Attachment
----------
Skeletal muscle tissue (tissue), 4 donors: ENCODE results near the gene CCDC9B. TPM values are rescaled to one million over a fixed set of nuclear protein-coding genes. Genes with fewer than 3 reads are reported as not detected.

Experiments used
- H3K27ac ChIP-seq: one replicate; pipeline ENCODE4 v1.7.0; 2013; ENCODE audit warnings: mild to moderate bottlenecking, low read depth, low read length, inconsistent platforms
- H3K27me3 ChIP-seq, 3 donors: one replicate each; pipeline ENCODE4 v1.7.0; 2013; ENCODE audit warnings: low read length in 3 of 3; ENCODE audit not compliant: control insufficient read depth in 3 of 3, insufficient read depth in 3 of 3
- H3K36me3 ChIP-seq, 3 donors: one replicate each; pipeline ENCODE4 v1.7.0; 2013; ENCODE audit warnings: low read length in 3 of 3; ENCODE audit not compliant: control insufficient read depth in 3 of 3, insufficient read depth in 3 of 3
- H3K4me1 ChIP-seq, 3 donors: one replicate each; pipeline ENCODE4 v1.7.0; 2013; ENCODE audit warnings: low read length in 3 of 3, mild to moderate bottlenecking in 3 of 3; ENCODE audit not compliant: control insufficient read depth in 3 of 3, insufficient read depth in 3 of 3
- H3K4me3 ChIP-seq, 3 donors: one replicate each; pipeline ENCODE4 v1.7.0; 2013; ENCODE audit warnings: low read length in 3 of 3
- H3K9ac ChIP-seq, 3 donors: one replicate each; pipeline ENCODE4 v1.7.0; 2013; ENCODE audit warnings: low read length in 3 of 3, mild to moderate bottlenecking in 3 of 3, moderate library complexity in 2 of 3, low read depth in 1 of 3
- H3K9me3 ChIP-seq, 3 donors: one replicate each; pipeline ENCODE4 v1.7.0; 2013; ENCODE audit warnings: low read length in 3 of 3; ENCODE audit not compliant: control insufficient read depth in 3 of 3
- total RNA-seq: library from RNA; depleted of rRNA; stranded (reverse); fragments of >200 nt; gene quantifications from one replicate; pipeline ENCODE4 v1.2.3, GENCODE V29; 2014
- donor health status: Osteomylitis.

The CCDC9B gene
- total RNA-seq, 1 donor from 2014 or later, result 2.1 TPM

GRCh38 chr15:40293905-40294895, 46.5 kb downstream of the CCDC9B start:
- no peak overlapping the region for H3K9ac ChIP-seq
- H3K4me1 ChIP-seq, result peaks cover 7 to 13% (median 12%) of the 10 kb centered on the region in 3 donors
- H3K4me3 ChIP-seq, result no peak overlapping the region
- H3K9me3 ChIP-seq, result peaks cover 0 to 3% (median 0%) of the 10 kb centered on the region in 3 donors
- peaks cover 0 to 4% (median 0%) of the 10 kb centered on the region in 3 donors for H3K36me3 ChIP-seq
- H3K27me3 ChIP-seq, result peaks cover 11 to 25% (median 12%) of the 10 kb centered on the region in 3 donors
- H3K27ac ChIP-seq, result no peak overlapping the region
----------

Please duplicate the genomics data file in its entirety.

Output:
Skeletal muscle tissue (tissue), 4 donors: ENCODE results near the gene CCDC9B. TPM values are rescaled to one million over a fixed set of nuclear protein-coding genes. Genes with fewer than 3 reads are reported as not detected.

Experiments used
- H3K27ac ChIP-seq: one replicate; pipeline ENCODE4 v1.7.0; 2013; ENCODE audit warnings: mild to moderate bottlenecking, low read depth, low read length, inconsistent platforms
- H3K27me3 ChIP-seq, 3 donors: one replicate each; pipeline ENCODE4 v1.7.0; 2013; ENCODE audit warnings: low read length in 3 of 3; ENCODE audit not compliant: control insufficient read depth in 3 of 3, insufficient read depth in 3 of 3
- H3K36me3 ChIP-seq, 3 donors: one replicate each; pipeline ENCODE4 v1.7.0; 2013; ENCODE audit warnings: low read length in 3 of 3; ENCODE audit not compliant: control insufficient read depth in 3 of 3, insufficient read depth in 3 of 3
- H3K4me1 ChIP-seq, 3 donors: one replicate each; pipeline ENCODE4 v1.7.0; 2013; ENCODE audit warnings: low read length in 3 of 3, mild to moderate bottlenecking in 3 of 3; ENCODE audit not compliant: control insufficient read depth in 3 of 3, insufficient read depth in 3 of 3
- H3K4me3 ChIP-seq, 3 donors: one replicate each; pipeline ENCODE4 v1.7.0; 2013; ENCODE audit warnings: low read length in 3 of 3
- H3K9ac ChIP-seq, 3 donors: one replicate each; pipeline ENCODE4 v1.7.0; 2013; ENCODE audit warnings: low read length in 3 of 3, mild to moderate bottlenecking in 3 of 3, moderate library complexity in 2 of 3, low read depth in 1 of 3
- H3K9me3 ChIP-seq, 3 donors: one replicate each; pipeline ENCODE4 v1.7.0; 2013; ENCODE audit warnings: low read length in 3 of 3; ENCODE audit not compliant: control insufficient read depth in 3 of 3
- total RNA-seq: library from RNA; depleted of rRNA; stranded (reverse); fragments of >200 nt; gene quantifications from one replicate; pipeline ENCODE4 v1.2.3, GENCODE V29; 2014
- donor health status: Osteomylitis.

The CCDC9B gene
- total RNA-seq, 1 donor from 2014 or later, result 2.1 TPM

GRCh38 chr15:40293905-40294895, 46.5 kb downstream of the CCDC9B start:
- no peak overlapping the region for H3K9ac ChIP-seq
- H3K4me1 ChIP-seq, result peaks cover 7 to 13% (median 12%) of the 10 kb centered on the region in 3 donors
- H3K4me3 ChIP-seq, result no peak overlapping the region
- H3K9me3 ChIP-seq, result peaks cover 0 to 3% (median 0%) of the 10 kb centered on the region in 3 donors
- peaks cover 0 to 4% (median 0%) of the 10 kb centered on the region in 3 donors for H3K36me3 ChIP-seq
- H3K27me3 ChIP-seq, result peaks cover 11 to 25% (median 12%) of the 10 kb centered on the region in 3 donors
- H3K27ac ChIP-seq, result no peak overlapping the region